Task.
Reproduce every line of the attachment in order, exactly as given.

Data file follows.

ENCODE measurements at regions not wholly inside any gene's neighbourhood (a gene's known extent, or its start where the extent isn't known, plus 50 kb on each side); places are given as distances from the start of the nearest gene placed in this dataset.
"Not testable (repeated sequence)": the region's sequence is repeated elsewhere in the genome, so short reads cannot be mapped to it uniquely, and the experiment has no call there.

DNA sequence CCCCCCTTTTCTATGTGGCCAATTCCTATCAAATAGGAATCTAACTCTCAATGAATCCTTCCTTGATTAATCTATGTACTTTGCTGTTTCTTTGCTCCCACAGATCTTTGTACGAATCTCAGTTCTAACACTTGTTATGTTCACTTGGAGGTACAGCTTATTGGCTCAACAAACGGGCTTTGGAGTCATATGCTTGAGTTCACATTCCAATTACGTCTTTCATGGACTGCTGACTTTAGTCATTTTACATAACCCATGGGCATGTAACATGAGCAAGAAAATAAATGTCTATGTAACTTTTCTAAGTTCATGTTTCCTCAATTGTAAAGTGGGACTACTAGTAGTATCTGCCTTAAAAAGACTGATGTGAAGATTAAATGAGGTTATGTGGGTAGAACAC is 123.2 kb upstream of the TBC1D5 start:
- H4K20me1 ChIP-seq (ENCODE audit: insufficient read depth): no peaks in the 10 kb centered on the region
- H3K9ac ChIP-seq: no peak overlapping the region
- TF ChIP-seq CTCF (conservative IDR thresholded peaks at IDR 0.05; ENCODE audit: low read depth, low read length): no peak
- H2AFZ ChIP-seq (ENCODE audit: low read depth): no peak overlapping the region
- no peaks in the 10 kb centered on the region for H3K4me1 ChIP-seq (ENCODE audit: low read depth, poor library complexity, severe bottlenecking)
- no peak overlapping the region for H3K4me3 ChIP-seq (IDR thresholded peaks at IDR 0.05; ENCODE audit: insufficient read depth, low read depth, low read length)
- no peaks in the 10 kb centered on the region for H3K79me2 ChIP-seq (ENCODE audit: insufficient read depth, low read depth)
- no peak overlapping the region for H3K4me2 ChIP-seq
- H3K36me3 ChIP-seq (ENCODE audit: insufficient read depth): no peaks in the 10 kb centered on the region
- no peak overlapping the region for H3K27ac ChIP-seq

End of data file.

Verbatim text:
ENCODE measurements at regions not wholly inside any gene's neighbourhood (a gene's known extent, or its start where the extent isn't known, plus 50 kb on each side); places are given as distances from the start of the nearest gene placed in this dataset.
"Not testable (repeated sequence)": the region's sequence is repeated elsewhere in the genome, so short reads cannot be mapped to it uniquely, and the experiment has no call there.

DNA sequence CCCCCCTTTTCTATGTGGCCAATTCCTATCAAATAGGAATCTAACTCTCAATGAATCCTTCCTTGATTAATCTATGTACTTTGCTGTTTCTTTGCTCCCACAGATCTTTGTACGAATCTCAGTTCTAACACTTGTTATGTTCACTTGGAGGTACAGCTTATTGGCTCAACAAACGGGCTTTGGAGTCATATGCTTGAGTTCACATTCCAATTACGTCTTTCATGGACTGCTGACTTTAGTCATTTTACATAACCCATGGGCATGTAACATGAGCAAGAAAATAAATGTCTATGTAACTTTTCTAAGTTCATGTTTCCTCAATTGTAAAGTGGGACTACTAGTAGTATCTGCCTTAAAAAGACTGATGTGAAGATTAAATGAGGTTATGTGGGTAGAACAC is 123.2 kb upstream of the TBC1D5 start:
- H4K20me1 ChIP-seq (ENCODE audit: insufficient read depth): no peaks in the 10 kb centered on the region
- H3K9ac ChIP-seq: no peak overlapping the region
- TF ChIP-seq CTCF (conservative IDR thresholded peaks at IDR 0.05; ENCODE audit: low read depth, low read length): no peak
- H2AFZ ChIP-seq (ENCODE audit: low read depth): no peak overlapping the region
- no peaks in the 10 kb centered on the region for H3K4me1 ChIP-seq (ENCODE audit: low read depth, poor library complexity, severe bottlenecking)
- no peak overlapping the region for H3K4me3 ChIP-seq (IDR thresholded peaks at IDR 0.05; ENCODE audit: insufficient read depth, low read depth, low read length)
- no peaks in the 10 kb centered on the region for H3K79me2 ChIP-seq (ENCODE audit: insufficient read depth, low read depth)
- no peak overlapping the region for H3K4me2 ChIP-seq
- H3K36me3 ChIP-seq (ENCODE audit: insufficient read depth): no peaks in the 10 kb centered on the region
- no peak overlapping the region for H3K27ac ChIP-seq